Networked Multilateralism and the 2030 Agenda
Networked multilateralism with the UN at the center should be characterized by two qualities:
- Firstly, complex problems should be worked on in a more integrated manner, accounting for all relevant links across sectors. This also allows for using synergies and resolving conflicts of aims in the best possible way. The Global Sustainable Development Report 2019 impressively shows how important this is if global commons are to be protected effectively and efficiently.
- Secondly, all relevant players across all sectors should be mobilized more inclusively for this purpose. Results-oriented collaboration must improve both within the UN as well as with external supporters.
The 2030 Agenda itself is an important reference point for networked multilateralism. In the Agenda, governments affirmed their will to make multilateral action more inclusive (leave no one behind) and more integrative (integrated solutions).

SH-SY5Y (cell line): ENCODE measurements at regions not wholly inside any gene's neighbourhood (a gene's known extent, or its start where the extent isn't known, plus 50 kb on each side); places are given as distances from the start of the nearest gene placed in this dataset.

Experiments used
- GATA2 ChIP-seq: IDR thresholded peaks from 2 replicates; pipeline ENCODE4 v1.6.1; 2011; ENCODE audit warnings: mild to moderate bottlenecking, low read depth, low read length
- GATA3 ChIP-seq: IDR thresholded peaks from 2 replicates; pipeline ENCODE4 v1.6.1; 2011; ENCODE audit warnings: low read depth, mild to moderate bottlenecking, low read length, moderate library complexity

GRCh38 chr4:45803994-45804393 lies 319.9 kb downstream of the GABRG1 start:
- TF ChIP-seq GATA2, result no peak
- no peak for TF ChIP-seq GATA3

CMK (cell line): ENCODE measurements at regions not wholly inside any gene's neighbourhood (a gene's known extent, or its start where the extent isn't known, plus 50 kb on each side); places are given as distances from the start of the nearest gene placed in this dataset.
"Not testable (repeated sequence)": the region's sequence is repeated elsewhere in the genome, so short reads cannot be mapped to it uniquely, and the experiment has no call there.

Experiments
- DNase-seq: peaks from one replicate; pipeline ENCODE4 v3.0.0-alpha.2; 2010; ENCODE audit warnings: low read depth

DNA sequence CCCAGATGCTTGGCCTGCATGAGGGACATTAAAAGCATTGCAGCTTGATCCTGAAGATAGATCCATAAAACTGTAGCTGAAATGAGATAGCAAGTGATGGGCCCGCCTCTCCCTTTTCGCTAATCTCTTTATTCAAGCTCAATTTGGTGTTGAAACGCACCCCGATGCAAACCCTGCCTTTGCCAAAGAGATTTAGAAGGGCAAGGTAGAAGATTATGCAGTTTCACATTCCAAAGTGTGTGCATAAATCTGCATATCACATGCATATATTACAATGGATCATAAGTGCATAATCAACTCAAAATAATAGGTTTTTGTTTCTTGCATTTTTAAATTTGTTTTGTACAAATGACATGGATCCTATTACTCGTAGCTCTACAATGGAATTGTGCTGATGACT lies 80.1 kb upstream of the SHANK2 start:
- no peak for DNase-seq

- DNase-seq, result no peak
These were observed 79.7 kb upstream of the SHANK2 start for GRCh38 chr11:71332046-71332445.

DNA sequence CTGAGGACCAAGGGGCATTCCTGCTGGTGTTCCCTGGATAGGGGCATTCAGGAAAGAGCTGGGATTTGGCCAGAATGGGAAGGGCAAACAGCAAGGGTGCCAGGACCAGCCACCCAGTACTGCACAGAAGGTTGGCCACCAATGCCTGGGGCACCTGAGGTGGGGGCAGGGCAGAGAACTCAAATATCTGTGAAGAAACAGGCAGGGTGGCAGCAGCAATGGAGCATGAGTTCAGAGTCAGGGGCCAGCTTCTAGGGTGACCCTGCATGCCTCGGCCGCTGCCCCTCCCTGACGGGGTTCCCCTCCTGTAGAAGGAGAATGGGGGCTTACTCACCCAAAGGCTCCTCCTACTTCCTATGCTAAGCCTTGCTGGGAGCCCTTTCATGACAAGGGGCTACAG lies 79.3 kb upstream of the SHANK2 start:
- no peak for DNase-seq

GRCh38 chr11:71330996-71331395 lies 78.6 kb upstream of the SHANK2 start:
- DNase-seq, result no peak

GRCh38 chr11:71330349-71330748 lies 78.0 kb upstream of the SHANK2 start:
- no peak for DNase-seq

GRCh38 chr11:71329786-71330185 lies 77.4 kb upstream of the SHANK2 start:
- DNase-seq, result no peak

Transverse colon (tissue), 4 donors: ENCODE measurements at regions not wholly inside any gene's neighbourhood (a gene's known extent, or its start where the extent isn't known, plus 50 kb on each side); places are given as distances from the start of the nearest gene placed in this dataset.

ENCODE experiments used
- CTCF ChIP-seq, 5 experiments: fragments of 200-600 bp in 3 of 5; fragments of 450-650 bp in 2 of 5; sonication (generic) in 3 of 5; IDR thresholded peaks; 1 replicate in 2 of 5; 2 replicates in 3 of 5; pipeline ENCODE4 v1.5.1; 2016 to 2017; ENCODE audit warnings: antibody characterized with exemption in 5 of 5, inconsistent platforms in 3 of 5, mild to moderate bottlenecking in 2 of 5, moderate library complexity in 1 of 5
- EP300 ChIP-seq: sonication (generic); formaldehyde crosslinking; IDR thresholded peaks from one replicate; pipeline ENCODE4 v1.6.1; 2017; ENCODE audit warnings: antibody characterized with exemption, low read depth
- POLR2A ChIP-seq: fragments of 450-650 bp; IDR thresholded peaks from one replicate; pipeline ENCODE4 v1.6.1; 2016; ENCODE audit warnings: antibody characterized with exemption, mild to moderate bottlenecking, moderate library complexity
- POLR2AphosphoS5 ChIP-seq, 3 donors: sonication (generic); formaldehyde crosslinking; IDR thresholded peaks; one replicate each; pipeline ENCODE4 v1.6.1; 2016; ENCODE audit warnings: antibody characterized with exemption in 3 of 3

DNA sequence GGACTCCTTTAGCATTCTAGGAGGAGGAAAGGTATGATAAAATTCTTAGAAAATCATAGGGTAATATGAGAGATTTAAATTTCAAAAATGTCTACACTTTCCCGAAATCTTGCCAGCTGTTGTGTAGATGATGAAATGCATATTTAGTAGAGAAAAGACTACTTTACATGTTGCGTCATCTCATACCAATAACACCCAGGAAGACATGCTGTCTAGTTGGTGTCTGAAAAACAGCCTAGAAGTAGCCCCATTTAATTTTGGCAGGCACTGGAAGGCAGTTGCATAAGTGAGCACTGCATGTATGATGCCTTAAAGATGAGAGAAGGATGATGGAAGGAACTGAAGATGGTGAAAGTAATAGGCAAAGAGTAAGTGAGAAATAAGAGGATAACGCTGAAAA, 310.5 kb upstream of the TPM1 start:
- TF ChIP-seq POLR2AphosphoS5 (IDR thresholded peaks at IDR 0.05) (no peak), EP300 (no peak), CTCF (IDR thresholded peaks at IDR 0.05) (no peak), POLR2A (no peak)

Network Nodes in the UN System: HLPF & ECOSOC
The HLPF is an innovative nucleus for the follow-up and review of the 2030 Agenda and SDGs at the global level, which makes it a potential hub for networked multilateralism. Institutionally its set-up is unique, as the HLPF meets annually under the auspices of ECOSOC and also (every four years) under the auspices of the UN General Assembly. Politically, it has become a highlight on the UN calendar. Rarely does the UN buzz so much as during the annual eight-day HLPF in July, attracting delegations from Member States and numerous representatives from civil society, business, science, and local governments. Representatives from the entire UN system attend too – most notably, from the custodian agencies that are responsible for the SDGs’ targets and indicators.